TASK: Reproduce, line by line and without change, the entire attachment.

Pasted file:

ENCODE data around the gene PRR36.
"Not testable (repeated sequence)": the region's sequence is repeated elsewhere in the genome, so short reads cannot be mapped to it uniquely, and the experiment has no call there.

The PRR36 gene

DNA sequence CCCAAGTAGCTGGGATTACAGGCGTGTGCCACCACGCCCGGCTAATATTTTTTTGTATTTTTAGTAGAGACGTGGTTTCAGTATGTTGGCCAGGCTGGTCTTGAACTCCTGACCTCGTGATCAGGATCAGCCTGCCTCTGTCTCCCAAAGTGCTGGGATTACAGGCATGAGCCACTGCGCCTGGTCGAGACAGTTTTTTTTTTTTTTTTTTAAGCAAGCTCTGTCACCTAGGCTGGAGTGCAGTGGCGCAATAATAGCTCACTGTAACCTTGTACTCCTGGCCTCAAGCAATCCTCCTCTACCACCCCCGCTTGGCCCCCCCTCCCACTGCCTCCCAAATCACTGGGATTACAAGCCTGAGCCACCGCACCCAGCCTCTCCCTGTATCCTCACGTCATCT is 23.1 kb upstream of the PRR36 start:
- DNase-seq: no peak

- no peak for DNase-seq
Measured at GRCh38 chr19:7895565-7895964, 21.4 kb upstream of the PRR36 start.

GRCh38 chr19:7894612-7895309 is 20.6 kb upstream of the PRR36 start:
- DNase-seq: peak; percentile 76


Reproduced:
ENCODE data around the gene PRR36.
"Not testable (repeated sequence)": the region's sequence is repeated elsewhere in the genome, so short reads cannot be mapped to it uniquely, and the experiment has no call there.

The PRR36 gene

DNA sequence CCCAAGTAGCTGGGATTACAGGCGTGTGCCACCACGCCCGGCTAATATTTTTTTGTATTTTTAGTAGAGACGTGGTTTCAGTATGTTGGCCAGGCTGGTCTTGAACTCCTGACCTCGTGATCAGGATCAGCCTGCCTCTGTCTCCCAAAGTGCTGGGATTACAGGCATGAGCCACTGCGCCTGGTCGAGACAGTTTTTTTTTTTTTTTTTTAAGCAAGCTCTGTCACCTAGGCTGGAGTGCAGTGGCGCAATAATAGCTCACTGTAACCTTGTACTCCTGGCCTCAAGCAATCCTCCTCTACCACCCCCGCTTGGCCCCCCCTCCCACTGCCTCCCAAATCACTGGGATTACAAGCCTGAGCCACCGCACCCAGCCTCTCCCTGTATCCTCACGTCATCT is 23.1 kb upstream of the PRR36 start:
- DNase-seq: no peak

- no peak for DNase-seq
Measured at GRCh38 chr19:7895565-7895964, 21.4 kb upstream of the PRR36 start.

GRCh38 chr19:7894612-7895309 is 20.6 kb upstream of the PRR36 start:
- DNase-seq: peak; percentile 76